Blind Shipping

Summertime is fast approaching, and at this time of year we are often asked about shipping lawnmowers, vehicles, and other wheeled freight. Our knowledgeable sales and operations teams have assembled this guide for shippers who are moving this type of freight for the first time.

LTL freight is the primary way for small businesses and individuals to move large items over long distances. LTL stands for “less-than-truckload.” In essence, your freight is sharing truck space with other folks’ shipments in order to save money.

If you’re shipping wheeled machinery, you will need to crate the item or, at minimum, put it on a pallet. Wheeled furniture must always ship in a wood crate or box. This is partly because ramps and straps to load and tie freight are not standard for all LTL trucks. Additionally, carriers usually won’t accept wheeled freight because it poses a danger to other freight if it’s heavy and mobile. To ensure a smooth pick-up and a safe journey, crate your item. You’ll be glad you did!

Go-carts and ATVs (“All-Terrain Vehicles”) can easily ship as LTL. Go-carts must be crated. ATVs can ship on a pallet if they are over 1600 pounds, but as always, a crate is a safer choice for your shipment.

If you’re shipping lawn mowers, tractors, or roto-tillers, you’ll also need to crate the freight, although some tractors are too large for LTL and must ship on a flatbed truck instead. As a general rule of thumb, if a tractor or mower is over twelve feet in length, it will most likely need a flatbed.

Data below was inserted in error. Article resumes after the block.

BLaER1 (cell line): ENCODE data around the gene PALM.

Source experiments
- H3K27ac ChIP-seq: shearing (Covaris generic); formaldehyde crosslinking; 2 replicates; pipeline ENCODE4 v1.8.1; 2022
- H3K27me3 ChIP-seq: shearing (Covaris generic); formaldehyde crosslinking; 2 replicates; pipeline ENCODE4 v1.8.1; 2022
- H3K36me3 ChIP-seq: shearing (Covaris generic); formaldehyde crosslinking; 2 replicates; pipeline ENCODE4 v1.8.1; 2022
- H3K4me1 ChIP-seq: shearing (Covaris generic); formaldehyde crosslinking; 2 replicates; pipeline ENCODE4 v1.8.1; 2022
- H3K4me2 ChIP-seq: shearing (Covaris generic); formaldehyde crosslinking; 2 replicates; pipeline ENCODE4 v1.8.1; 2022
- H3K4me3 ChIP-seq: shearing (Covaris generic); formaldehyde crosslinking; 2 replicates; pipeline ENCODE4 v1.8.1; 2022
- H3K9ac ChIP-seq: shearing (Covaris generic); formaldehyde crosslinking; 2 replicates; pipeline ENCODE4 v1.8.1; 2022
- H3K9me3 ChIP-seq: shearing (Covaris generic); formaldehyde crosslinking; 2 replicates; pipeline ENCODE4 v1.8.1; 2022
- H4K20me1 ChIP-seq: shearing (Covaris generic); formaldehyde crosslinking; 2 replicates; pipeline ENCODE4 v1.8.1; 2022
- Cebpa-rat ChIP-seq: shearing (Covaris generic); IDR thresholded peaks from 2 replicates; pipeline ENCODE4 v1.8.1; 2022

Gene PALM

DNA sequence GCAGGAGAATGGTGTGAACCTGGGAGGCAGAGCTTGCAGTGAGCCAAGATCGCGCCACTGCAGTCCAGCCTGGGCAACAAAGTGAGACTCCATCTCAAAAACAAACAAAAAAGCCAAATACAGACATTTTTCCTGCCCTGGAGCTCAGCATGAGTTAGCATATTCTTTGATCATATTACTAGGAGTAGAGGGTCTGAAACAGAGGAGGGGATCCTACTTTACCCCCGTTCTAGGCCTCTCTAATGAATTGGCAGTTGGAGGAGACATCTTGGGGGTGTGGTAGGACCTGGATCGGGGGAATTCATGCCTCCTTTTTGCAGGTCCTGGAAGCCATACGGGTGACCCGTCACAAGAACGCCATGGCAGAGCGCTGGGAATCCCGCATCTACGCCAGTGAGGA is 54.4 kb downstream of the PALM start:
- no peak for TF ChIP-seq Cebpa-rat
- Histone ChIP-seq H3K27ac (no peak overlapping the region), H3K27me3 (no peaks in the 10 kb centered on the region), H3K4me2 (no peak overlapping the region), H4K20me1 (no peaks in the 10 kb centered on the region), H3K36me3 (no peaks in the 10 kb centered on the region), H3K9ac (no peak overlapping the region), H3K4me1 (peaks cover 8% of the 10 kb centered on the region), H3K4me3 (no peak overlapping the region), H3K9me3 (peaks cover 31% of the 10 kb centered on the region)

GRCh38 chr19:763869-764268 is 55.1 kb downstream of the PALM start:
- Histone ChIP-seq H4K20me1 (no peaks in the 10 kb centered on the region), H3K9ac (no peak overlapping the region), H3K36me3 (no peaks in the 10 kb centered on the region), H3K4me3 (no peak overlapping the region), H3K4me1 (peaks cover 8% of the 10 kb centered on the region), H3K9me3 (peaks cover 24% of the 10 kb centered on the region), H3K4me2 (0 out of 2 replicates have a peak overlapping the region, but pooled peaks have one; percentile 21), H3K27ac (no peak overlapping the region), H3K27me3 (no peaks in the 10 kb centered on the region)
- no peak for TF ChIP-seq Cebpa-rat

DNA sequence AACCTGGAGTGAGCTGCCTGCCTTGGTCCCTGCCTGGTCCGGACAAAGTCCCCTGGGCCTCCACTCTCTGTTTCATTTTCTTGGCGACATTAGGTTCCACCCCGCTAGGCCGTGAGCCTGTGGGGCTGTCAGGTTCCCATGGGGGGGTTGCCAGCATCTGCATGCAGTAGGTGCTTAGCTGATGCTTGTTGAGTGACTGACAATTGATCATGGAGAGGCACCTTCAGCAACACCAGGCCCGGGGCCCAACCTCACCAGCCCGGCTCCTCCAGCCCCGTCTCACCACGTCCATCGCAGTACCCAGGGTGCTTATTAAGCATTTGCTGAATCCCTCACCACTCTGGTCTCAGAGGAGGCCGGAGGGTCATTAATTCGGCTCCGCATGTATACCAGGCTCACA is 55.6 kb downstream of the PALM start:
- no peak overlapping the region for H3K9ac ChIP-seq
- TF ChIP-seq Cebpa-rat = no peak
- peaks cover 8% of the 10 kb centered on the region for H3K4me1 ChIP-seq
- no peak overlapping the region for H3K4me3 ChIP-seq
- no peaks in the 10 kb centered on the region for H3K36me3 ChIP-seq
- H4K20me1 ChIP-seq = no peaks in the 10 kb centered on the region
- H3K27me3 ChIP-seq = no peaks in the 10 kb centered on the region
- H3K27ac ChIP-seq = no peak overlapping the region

If you’re moving cross-country this summer, you are probably planning to move your car. Unfortunately, automobiles cannot ship as LTL freight. Automobiles and trucks typically ship with specialized vehicle carriers. (You have probably seen the large, stacking vehicle carriers on the highway.) However, LTL freight is still a great option for transporting your other items, whether it’s furniture (again, crated!) or boxed personal items like clothes and books.

At ShippingDiscounts.com, we ship LTL freight for companies as well as individuals. One of the most common questions we get from individuals is, “How do I package my items for freight shipping?” Although we do not offer packaging services, here are some helpful videos from around the web that are useful if you’re packing your own freight.

Using boxes:

Building a custom crate:

Remember, when you have a choice of packing materials, it’s hard to go wrong with a box or crate. Pallets are useful, but not every item can be shipped on pallets. Sometimes you can even get a lower freight class and a lower overall price just by packaging your item in a box or crate rather than on a pallet! To avoid damage and maximize your money, we recommend boxes and crates.